Friday, March 1, 2013

Our First Problem...

We've been on the surface of Mars with Curiosity for over 6 months, and nothing serious had gone wrong - until Tuesday night.  We got part of our data down for planning on Wednesday - when I started my shift as Long Term Planner.  Then we got errors.  The science team continued with planning in case the problem was with the communications, e.g. the links getting data from Curiosity to us.  The engineering team scrambled to figure out what was wrong.  By the end of Wednesday, they realized that Curiosity had not gone to sleep for its nap.  That is equivalent to the "spinning wheel of death" we all hate to see on our computer screens. 

There is, of course, a JPL Press Release and National Geographic has a nice summary with more engineering explanations from Richard Cook (Project Manager) and Madgy Bareh (JPL Engineer).  Madgy is leading the "tactical" recovery efforts, which includes getting all the necessary settings into RCE-B.  There is also a team working to reconstruct what went wrong and whether or not RCE-A can be used in the future.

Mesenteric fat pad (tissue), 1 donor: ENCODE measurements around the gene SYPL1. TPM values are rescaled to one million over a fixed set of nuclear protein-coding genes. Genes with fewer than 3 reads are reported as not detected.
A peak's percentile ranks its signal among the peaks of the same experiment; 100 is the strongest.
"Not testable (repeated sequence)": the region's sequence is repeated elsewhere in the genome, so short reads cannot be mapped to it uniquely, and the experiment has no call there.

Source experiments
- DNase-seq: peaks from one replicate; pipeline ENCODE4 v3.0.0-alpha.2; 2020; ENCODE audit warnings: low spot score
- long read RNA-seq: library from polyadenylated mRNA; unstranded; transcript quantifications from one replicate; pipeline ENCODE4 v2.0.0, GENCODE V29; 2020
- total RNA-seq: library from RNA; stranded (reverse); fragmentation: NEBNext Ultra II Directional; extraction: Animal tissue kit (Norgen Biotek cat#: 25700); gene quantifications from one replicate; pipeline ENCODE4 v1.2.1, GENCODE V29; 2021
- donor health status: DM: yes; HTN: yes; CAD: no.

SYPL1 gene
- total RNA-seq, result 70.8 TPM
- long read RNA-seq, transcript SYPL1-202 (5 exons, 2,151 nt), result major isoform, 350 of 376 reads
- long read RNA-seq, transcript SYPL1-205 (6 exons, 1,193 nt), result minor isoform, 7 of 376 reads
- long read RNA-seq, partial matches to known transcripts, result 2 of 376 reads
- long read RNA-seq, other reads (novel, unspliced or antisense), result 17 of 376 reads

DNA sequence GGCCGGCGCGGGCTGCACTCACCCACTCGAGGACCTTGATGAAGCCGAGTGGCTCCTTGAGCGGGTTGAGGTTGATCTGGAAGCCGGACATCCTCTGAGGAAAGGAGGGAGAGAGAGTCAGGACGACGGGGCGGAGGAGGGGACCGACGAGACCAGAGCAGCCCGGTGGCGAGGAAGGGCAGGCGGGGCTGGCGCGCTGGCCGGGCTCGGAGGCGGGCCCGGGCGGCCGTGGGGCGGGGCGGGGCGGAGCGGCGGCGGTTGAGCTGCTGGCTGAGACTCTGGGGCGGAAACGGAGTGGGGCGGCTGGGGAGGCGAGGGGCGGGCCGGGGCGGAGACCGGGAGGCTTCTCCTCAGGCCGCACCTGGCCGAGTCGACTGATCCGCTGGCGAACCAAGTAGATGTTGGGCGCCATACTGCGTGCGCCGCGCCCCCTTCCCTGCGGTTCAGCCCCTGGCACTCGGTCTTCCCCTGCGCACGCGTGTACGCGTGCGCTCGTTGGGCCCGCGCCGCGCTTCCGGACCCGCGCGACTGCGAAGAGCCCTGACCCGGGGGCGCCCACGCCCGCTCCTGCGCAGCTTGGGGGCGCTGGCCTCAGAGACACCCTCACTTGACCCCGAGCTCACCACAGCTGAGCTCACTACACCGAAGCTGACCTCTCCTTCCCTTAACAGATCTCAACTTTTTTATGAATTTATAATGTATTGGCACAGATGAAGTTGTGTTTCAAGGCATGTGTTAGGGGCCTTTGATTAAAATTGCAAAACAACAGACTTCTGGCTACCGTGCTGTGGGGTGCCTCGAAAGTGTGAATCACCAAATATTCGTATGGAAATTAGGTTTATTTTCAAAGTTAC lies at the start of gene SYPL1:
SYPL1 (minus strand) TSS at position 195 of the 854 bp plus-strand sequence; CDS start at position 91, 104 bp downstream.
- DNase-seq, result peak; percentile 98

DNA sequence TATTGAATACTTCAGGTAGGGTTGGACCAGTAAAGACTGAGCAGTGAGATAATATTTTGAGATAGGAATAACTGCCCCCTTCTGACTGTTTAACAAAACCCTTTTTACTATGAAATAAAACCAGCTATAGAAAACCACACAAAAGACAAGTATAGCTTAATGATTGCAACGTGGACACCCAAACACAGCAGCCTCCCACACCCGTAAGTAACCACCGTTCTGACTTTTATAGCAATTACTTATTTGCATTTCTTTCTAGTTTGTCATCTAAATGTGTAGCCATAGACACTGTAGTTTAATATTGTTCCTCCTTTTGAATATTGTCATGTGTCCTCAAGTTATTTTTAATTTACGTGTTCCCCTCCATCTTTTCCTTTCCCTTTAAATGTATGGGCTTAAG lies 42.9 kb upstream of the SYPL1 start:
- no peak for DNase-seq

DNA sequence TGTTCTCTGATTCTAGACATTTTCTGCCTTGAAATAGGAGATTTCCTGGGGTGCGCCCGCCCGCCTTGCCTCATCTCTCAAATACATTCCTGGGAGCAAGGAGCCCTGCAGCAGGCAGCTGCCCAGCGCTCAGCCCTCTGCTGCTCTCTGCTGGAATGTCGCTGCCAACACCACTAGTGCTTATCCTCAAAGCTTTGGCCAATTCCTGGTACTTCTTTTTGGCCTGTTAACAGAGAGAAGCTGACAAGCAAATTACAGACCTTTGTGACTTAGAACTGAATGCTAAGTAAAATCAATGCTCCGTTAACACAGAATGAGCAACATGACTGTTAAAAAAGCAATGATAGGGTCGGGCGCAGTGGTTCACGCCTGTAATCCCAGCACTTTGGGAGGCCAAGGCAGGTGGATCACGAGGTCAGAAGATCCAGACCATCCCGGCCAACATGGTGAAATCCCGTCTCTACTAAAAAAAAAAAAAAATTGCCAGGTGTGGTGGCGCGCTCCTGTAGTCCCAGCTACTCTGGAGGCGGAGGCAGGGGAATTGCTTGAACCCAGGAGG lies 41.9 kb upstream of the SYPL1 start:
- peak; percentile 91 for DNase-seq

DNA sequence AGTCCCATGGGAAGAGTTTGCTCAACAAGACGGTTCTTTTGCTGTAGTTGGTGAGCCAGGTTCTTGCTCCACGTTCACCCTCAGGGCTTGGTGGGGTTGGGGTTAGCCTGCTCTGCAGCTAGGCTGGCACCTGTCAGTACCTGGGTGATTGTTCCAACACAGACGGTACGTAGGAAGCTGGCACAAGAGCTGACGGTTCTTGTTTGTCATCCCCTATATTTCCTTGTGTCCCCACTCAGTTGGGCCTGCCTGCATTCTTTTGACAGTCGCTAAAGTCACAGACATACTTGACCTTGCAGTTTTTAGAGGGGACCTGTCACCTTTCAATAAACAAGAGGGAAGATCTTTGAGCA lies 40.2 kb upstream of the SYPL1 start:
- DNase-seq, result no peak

It's been a very stressful few days, but we still have a working rover on the red planet!  (Actually 2 - Opportunity is still going strong, too).

I'm still on duty at Long Term Planner through Saturday.  My main job right now is to help the science team regroup on our plans for the next few weeks.  As one team member said, "It's time to brush off our patience."

1 comment:

  1. Scary stuff! What are the negative effects of Curiosity failing to enter sleep mode? I recall that it's necessary to let the rover's batteries recharge off of the power supply. If the batteries completely drained, would there be damage to the rover software/hardware?